Pregnant, or planning a pregnancy in Singapore? If you’re working, you are probably wondering “how much time off do I get for maternity leave?” We asked Pacific Prime Singapore to share some helpful information on maternity leave rights in Singapore, maternity insurance and return-to-work advice. Here are six tips to guide you!
#1 Check if you’re eligible for maternity leave
If you’re working and planning a pregnancy in Singapore, you’ll need to know your rights when it comes to taking time off. But, don’t not assume that you’ll automatically be eligible for maternity leave if you’re working for a Singapore-based employer. Working mums are entitled to either 16 weeks of government-paid maternity leave or 12 weeks of maternity leave, depending on certain eligibility criteria.
How much time do I get for maternity leave?
You’re entitled to 12 weeks of maternity leave if:
- you’ve worked for your employer or been self-employed for at least three continuous months before the birth of your child.
You’re entitled to 16 weeks maternity leave if:
- you’ve worked for your employer or been self-employed for at least three continuous months before the birth of your child; and,
- your child is a Singapore citizen.
Expat mums working in Singapore who meet the above eligibility criteria are entitled to at least 12 weeks of maternity leave, regardless of nationality.
How much time do I get for maternity leave if I’m not married?
Whether or not you’re married or unmarried no longer matters in Singapore. Previously, a mum had to be legally married to the father of her child in order to benefit from the full 16 weeks. However, single mums are now entitled to the same maternity leave as their married counterparts.
#2 Decide when you want to take maternity leave
By default, your maternity leave starts four weeks before delivery, and continues for another eight to 12 weeks after delivery. If you would like a different arrangement, you should discuss this with your employer well in advance.
What’s more, you may also be able to share up to four weeks of your 16 week maternity leave with the father of your child, if:
- the father is employed;
- the child is a Singapore citizen; and
- you are married to the father of your child.
#3 Prepare for your absence at work
If a temporary staff member will fill in for you during your maternity leave, aim to make this transition as smooth as possible. It will save you from answering phone calls or replying to emails when you should be focusing on your little bundle of joy. Hand over all the necessary tasks before you leave, and ensure that the staff member has all of the required information for the role.
While you may want (or need) to go back to work after giving birth, you’ll need to figure out what kind of working life you’d like. If your role can be done from home and/or if your employer is open to the idea of flexible working arrangements, it may be worth suggesting, as it’ll give you more control over when and where you work.
#4 Sort out childcare – and your support system
They say “it takes a village” to raise a child! Nothing could be more true, particularly for a working mum. It’s a good idea to sort out childcare in advance (don’t add more to your postnatal anxieties!). So, start interviewing during your pregnancy in Singapore. Once you’ve got childcare sorted, you’ll need to establish a routine and give clear instructions about how to care for the baby.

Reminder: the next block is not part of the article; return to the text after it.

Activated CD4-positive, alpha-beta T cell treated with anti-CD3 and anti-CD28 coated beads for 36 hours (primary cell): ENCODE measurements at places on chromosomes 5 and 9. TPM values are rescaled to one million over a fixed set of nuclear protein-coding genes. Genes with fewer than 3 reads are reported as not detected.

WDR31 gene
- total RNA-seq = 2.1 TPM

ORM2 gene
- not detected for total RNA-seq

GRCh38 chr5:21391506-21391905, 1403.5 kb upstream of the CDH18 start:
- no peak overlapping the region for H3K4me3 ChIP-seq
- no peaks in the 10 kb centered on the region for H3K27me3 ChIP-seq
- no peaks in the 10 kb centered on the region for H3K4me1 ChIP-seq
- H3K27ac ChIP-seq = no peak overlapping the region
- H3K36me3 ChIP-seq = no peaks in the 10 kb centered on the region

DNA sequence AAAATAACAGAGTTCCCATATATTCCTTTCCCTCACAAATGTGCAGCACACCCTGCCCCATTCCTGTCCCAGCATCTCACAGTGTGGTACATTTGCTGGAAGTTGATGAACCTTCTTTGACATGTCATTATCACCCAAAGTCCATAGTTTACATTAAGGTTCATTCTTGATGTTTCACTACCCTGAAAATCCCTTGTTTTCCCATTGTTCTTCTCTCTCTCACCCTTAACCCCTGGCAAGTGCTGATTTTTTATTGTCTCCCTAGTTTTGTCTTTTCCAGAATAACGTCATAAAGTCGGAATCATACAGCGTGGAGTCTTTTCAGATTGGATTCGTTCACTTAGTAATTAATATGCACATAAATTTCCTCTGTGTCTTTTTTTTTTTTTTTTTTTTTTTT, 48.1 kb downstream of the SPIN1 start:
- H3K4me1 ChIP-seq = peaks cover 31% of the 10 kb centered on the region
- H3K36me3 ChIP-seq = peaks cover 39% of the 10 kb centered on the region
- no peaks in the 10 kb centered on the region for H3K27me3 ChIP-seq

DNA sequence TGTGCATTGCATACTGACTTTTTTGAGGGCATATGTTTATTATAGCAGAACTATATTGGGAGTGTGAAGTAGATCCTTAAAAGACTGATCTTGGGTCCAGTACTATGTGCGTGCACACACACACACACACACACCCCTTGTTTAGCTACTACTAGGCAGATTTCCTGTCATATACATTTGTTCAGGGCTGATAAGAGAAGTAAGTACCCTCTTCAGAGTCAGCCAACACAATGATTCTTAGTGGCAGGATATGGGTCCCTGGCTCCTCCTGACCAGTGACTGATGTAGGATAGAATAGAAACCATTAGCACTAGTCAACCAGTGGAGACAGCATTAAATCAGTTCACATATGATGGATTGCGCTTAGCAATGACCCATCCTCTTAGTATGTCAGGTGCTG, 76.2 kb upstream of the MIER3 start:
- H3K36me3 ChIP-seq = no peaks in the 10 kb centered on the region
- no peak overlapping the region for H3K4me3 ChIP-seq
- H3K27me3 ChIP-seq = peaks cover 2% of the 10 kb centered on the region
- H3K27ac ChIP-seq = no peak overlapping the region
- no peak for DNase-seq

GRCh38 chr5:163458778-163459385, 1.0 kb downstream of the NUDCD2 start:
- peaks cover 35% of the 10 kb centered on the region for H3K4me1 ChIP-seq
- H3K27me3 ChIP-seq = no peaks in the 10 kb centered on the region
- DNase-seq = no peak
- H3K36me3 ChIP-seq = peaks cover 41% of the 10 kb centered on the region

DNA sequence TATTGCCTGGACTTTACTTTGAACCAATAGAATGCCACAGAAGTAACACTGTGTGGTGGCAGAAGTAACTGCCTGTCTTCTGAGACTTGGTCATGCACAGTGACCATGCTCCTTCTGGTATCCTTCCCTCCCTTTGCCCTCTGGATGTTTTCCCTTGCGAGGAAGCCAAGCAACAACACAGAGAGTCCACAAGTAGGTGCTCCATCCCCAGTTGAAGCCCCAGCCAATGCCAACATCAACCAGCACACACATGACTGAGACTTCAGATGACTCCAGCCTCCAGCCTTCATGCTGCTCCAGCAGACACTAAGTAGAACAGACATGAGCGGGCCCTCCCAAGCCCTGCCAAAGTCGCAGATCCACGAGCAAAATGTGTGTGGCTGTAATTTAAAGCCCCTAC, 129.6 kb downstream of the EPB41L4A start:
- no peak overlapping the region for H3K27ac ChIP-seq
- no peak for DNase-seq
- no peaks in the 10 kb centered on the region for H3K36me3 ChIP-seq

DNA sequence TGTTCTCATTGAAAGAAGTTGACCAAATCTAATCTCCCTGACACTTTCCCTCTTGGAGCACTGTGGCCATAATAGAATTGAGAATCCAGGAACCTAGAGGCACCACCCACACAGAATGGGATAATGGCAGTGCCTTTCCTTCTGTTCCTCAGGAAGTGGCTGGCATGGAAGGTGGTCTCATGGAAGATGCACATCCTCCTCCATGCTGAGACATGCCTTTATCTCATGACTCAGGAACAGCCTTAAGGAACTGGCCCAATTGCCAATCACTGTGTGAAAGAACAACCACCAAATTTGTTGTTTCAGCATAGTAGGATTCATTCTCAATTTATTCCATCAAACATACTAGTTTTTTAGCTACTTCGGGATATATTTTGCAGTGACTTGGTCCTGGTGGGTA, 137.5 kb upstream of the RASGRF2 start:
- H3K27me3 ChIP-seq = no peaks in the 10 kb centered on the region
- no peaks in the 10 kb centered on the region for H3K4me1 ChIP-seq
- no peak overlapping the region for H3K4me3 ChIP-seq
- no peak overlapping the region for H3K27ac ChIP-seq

Additionally, having a good support system is key, not only for childcare, but also for your sanity and wellbeing during this overwhelming period. After all, motherhood can take a serious toll on you physically, psychologically and emotionally. So, whether it’s in the form of a new mums group or your partner being there for you, it’s very important for you to feel like you’re not alone.
#5 Plan your return to work after maternity leave
It’s perfectly normal to be anxious about going back to work after getting used to your sole role as “mum”. You might find it difficult to leave your child, or you may find yourself lacking confidence due to changes that have occurred in the workplace while you were on maternity leave. If your company offers training, induction or counselling for new mothers, make sure you take advantage of it!
Also, depending on the role you’re in, there may be ways to gradually ease you back in. Besides discussing flexible working arrangements in advance with your employer, there may be other preparations you can make to smooth the transition – for example, working on smaller projects before becoming fully involved, or opting for morning shifts if your job demands shift work.
#6 Look into maternity insurance
Having a baby is already stressful enough. Don’t let hospital bills add to the stress! So, if you’re pregnant or are planning a pregnancy in Singapore, it’s definitely worth considering a health insurance plan that includes maternity insurance. This will help offset some of the high costs of maternity care.
Pacific Prime Singapore offers a range of health insurance plans that include maternity insurance. Check out its dedicated Singapore Maternity Insurance Guide 2021 and reach out to the team for impartial advice and a free quote.
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